Susan Boe, board chair, is the former executive director of the New Mexico Foundation for Open Government. She is a retired attorney and was formerly a partner at Faegre & Benson (now Faegre, Baker & Daniels), an international law firm in several locations that includes specialists in media law. She also was general counsel for Iowa Realty, a Berkshire-Hathaway Company. Prior to becoming an attorney, Susan worked for daily newspapers in Corpus Christi and San Antonio, Texas, and was a public information officer for the University of Texas at San Antonio and The Ohio State University. She received a B.S. degree in journalism from Iowa State University and her law degree with highest distinction from the University of Iowa.
Sandra Blakeslee, board vice chair, has been writing about science and medicine for The New York Times for over 45 years. Now semi-retired, she still contributes to Science Times as hard-to-resist stories come along. The author of nine books, she is currently finishing the tenth, about the role of the human microbiome in aging. She’s a fellow of the American Association for the Advancement of Science, a fellow of the Committee for Skeptical Inquiry, a journalism fellow at the Santa Fe Institute, a Templeton Fellowship awardee, and co-founder of the Santa Fe Science Writing Workshop. She lives in Santa Fe.
Carmella Padilla, board secretary, is a journalist, author, and editor who has published extensively, including in the Wall Street Journal, Dallas Morning News, Latina, and American Craft. A native Santa Fean, much of her work has focused on New Mexico Hispano art, history and culture, including such books as El Rancho de las Golondrinas: Living History in New Mexico’s La Ciénega Valley; Low ‘n Slow: Lowriding in New Mexico; and The Chile Chronicles: Tales of a New Mexico Harvest. She recently co-edited A Red Like No Other: How Cochineal Colored the World, winner of the 2017 Alfred H. Barr Jr. Award for distinguished scholarship in art history, and Borderless: The Art of Luis Tapia, exploring the art and life of a noted New Mexican Chicano sculptor. She has volunteered with several northern New Mexico nonprofit arts and community organizations and is a recipient of the New Mexico Governor’s Award for Excellence in the Arts, the Santa Fe Mayor’s Arts Award and the New Mexico Community Foundation’s Luminaria Award.
Marcia Southwick, treasurer, is a poet and author of The Night Won’t Save Anyone, Why the River Disappears, and A Saturday Night at the Flying Dog and Other Poems. She is the 1999 winner of the Field Poetry Prize and the recipient of a Virginia Faulkner Award for Excellence in Writing, two Pushcart Prizes, a National Endowment for the Arts Fellowship, and the Stanley B. Young Fellowship from the Bread Loaf Writers’ Conference, Southwick has taught creative writing at several universities, including the Iowa Writers’ Workshop, The University of Colorado in Boulder, and the University of New Mexico. Southwick moved to Santa Fe in 1992 with her former spouse, the physicist Murray Gell-Mann [winner of the Nobel Prize for Physics, founder of the quark]. Together they co-chaired a seminar on Simplicity and Complexity in the Arts, the Sciences and the Creative Process, sponsored by the Santa Fe Institute and Site Santa Fe. She is on the board of the National Association to Stop Guardian Abuse, where she works to mobilize new legislation which includes due process and proper legal representation for those trapped in the system.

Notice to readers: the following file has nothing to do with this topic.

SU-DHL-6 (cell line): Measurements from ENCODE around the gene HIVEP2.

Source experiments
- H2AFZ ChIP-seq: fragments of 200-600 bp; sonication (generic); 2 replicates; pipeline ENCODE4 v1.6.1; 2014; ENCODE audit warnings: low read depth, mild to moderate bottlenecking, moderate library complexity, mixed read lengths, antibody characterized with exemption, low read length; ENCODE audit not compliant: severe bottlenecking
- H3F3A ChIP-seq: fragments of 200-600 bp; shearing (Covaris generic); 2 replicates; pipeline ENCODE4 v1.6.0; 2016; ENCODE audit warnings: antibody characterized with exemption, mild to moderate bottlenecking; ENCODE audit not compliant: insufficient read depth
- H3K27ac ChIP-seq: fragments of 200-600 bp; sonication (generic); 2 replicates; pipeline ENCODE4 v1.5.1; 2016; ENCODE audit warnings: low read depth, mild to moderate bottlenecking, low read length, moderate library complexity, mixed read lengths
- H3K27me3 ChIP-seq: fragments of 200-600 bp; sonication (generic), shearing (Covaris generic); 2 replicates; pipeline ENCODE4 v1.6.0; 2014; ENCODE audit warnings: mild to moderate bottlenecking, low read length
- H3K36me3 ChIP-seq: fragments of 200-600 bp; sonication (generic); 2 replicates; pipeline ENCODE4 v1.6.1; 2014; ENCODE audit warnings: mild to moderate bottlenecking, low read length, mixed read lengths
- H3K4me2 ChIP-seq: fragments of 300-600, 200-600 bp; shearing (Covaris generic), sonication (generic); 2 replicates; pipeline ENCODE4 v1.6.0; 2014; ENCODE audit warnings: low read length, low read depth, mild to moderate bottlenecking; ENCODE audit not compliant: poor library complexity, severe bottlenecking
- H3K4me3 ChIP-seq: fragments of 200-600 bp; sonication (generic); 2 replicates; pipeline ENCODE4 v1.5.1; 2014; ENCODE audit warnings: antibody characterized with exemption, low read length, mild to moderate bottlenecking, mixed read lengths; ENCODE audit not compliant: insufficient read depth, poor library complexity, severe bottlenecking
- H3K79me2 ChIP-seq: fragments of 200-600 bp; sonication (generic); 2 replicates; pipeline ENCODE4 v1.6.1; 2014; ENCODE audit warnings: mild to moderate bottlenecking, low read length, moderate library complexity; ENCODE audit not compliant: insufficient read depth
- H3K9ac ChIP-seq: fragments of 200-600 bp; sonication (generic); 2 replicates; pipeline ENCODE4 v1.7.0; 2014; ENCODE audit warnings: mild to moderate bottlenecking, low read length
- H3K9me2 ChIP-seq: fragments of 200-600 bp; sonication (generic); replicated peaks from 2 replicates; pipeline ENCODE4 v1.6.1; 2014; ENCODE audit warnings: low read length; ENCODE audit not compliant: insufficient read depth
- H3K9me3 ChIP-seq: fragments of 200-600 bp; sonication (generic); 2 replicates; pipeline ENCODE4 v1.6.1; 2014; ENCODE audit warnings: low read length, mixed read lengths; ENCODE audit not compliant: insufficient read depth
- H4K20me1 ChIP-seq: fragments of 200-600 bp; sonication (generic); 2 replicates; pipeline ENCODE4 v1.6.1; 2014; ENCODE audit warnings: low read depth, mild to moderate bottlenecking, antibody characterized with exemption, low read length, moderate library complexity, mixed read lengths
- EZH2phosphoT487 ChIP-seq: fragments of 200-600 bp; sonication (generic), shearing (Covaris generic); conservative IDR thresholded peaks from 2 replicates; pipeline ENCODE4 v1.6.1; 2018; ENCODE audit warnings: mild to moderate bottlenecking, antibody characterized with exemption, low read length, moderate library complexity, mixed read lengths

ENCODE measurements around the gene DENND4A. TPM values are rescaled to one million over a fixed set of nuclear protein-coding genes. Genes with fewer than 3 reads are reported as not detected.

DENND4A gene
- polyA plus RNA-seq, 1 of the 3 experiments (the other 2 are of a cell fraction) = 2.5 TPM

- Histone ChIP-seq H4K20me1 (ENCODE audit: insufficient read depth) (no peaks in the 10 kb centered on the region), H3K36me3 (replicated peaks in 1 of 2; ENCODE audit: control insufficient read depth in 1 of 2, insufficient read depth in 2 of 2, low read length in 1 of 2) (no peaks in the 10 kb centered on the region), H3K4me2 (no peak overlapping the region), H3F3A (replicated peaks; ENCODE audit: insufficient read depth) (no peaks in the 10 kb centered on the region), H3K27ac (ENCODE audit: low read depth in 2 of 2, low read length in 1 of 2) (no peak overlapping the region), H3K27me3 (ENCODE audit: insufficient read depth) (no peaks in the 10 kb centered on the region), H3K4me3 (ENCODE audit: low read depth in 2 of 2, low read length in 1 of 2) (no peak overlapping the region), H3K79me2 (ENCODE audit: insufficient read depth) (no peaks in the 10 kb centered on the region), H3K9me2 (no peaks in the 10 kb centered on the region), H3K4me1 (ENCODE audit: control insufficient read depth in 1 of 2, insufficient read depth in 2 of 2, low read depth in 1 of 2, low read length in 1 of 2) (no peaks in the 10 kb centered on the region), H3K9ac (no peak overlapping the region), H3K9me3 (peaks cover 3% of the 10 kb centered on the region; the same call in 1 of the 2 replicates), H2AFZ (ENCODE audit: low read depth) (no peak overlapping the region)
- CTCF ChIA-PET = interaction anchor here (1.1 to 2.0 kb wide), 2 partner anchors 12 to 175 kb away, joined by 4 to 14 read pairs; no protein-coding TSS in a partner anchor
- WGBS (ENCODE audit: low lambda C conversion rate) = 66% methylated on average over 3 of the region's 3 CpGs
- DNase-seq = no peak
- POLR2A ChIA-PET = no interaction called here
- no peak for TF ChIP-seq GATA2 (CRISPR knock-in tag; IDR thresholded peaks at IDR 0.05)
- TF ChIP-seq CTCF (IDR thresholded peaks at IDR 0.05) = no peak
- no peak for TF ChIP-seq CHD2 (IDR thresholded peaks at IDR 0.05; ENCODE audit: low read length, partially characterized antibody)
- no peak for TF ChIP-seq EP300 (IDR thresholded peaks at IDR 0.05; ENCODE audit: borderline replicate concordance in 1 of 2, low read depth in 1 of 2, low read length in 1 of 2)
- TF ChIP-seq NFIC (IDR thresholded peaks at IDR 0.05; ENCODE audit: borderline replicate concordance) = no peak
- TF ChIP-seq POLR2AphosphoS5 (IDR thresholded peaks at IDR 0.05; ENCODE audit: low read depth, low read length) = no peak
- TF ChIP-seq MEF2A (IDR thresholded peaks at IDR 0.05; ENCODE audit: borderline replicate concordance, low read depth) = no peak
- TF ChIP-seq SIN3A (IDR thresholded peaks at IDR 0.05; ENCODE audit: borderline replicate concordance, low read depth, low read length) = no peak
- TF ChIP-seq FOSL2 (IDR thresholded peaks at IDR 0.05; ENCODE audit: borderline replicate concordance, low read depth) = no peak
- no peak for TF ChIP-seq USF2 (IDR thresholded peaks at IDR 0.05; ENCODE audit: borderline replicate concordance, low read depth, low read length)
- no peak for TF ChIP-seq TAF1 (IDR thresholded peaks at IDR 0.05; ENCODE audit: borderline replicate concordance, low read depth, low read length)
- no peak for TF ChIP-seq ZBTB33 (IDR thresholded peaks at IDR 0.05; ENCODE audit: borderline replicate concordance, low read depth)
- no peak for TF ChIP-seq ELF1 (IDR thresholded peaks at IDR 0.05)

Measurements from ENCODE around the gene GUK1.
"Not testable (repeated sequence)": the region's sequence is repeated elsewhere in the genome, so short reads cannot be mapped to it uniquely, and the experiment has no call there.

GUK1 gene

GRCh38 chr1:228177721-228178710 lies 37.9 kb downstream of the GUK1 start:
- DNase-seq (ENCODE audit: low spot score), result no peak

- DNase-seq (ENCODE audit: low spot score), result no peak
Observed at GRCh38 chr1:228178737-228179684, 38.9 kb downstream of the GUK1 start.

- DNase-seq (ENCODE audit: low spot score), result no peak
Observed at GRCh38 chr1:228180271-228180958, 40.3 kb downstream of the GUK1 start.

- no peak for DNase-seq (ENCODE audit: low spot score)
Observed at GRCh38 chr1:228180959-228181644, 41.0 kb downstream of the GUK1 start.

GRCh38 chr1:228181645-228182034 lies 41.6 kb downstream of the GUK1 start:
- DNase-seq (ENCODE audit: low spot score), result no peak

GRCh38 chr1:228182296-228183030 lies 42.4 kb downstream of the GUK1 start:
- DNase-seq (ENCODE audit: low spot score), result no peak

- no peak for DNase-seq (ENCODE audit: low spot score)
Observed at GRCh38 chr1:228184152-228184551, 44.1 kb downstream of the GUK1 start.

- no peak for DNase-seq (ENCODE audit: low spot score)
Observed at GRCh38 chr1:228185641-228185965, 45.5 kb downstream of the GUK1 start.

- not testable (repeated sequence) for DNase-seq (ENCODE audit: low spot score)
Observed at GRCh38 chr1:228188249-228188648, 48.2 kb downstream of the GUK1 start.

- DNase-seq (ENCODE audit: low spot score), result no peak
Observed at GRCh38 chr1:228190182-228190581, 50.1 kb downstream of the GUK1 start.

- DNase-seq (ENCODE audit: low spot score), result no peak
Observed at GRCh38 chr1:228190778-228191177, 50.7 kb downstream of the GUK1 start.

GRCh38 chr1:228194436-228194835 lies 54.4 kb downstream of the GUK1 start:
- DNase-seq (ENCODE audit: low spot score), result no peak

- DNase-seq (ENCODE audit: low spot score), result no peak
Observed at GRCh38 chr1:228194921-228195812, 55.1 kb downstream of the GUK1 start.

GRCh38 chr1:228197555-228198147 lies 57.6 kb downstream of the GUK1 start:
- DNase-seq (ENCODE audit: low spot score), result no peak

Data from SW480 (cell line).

Martin (Marty) Kaiser is a nationally recognized journalism consultant specializing in leadership, digital innovation, ethics, investigative reporting and editing. In the 18 years he led the Milwaukee Journal Sentinel, the newsroom won three Pulitzer Prizes, was honored as a finalist six other times, and won awards in almost every major U.S. journalism contest. Editor & Publisher magazine named him Editor of the Year in 2009, recognizing his ability to increase investigative and enterprise reporting while developing one of the most respected newsroom cultures in the nation. Columbia Journalism Review wrote that the Journal Sentinel had “one of the most acclaimed watchdog teams in the country, period.“ In 2010, Kaiser completed his term as president of the American Society of News Editors. During a tumultuous time, he was instrumental in refocusing the almost century-old organization on a digital future, revitalizing its finances and reinstating the editors‘ annual convention. From 2016 through 2018, he was a Senior Fellow and Consultant at the Democracy Fund, a bipartisan foundation working to ensure that our political system is able to withstand new challenges and deliver on its promise to the American people. Most recently, Kaiser helped launch the new Howard Center for Investigative Journalism at the University of Maryland’s Philip Merrill College of Journalism.